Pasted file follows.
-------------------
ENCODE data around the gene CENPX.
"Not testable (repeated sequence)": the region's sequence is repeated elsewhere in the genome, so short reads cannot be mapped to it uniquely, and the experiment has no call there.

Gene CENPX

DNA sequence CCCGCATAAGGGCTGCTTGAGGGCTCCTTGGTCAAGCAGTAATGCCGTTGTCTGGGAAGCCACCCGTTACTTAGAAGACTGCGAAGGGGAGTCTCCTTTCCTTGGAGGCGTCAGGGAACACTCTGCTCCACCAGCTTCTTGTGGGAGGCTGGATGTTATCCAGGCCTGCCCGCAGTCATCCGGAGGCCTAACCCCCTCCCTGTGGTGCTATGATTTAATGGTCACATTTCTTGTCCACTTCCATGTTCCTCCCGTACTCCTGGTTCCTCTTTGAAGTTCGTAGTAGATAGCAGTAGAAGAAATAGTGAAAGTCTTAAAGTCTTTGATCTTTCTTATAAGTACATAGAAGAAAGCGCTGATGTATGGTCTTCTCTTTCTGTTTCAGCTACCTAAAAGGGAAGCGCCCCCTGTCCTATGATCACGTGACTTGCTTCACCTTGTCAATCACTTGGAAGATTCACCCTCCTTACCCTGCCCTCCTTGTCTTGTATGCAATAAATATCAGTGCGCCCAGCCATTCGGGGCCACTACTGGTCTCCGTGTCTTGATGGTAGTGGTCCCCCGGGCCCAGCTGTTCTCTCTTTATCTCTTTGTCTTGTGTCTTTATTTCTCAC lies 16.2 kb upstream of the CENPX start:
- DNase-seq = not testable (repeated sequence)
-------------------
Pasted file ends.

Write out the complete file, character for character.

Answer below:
ENCODE data around the gene CENPX.
"Not testable (repeated sequence)": the region's sequence is repeated elsewhere in the genome, so short reads cannot be mapped to it uniquely, and the experiment has no call there.

Gene CENPX

DNA sequence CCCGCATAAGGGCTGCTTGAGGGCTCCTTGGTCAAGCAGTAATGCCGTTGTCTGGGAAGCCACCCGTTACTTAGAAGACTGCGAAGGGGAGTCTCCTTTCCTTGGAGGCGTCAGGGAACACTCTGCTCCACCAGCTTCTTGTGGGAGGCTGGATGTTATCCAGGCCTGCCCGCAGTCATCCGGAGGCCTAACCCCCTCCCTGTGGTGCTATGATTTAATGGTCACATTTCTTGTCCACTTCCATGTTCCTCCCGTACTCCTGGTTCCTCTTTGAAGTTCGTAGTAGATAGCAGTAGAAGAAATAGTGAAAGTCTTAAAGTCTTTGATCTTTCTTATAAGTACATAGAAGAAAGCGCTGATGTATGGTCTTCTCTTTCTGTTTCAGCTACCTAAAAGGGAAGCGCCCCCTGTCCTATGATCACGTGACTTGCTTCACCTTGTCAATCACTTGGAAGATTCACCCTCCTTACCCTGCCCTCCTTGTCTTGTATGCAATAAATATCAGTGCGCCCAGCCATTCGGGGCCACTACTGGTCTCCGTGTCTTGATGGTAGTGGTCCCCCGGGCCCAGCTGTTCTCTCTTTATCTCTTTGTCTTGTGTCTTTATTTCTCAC lies 16.2 kb upstream of the CENPX start:
- DNase-seq = not testable (repeated sequence)